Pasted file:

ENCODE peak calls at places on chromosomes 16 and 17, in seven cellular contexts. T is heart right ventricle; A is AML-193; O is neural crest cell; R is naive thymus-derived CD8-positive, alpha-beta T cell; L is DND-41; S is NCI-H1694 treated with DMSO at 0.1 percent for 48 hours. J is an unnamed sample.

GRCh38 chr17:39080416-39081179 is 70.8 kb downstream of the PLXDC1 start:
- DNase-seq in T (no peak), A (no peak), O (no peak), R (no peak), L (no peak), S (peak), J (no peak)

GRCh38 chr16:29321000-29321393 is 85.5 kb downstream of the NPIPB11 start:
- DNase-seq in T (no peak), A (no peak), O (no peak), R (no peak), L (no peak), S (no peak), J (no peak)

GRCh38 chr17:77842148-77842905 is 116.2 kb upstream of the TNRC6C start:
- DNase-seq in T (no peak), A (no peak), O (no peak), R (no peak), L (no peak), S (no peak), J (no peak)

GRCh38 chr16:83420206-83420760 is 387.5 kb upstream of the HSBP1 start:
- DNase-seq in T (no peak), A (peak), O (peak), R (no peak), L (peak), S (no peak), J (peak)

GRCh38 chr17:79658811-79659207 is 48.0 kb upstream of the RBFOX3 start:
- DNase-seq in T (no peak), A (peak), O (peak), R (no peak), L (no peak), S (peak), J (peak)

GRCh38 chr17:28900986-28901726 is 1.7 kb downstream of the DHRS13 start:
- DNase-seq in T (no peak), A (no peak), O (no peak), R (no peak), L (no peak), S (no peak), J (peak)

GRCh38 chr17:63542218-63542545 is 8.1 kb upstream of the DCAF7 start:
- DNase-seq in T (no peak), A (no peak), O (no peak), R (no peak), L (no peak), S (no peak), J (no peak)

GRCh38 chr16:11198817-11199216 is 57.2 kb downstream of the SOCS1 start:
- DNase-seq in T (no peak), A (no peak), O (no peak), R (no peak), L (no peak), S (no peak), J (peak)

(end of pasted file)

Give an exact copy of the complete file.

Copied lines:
ENCODE peak calls at places on chromosomes 16 and 17, in seven cellular contexts. T is heart right ventricle; A is AML-193; O is neural crest cell; R is naive thymus-derived CD8-positive, alpha-beta T cell; L is DND-41; S is NCI-H1694 treated with DMSO at 0.1 percent for 48 hours. J is an unnamed sample.

GRCh38 chr17:39080416-39081179 is 70.8 kb downstream of the PLXDC1 start:
- DNase-seq in T (no peak), A (no peak), O (no peak), R (no peak), L (no peak), S (peak), J (no peak)

GRCh38 chr16:29321000-29321393 is 85.5 kb downstream of the NPIPB11 start:
- DNase-seq in T (no peak), A (no peak), O (no peak), R (no peak), L (no peak), S (no peak), J (no peak)

GRCh38 chr17:77842148-77842905 is 116.2 kb upstream of the TNRC6C start:
- DNase-seq in T (no peak), A (no peak), O (no peak), R (no peak), L (no peak), S (no peak), J (no peak)

GRCh38 chr16:83420206-83420760 is 387.5 kb upstream of the HSBP1 start:
- DNase-seq in T (no peak), A (peak), O (peak), R (no peak), L (peak), S (no peak), J (peak)

GRCh38 chr17:79658811-79659207 is 48.0 kb upstream of the RBFOX3 start:
- DNase-seq in T (no peak), A (peak), O (peak), R (no peak), L (no peak), S (peak), J (peak)

GRCh38 chr17:28900986-28901726 is 1.7 kb downstream of the DHRS13 start:
- DNase-seq in T (no peak), A (no peak), O (no peak), R (no peak), L (no peak), S (no peak), J (peak)

GRCh38 chr17:63542218-63542545 is 8.1 kb upstream of the DCAF7 start:
- DNase-seq in T (no peak), A (no peak), O (no peak), R (no peak), L (no peak), S (no peak), J (no peak)

GRCh38 chr16:11198817-11199216 is 57.2 kb downstream of the SOCS1 start:
- DNase-seq in T (no peak), A (no peak), O (no peak), R (no peak), L (no peak), S (no peak), J (peak)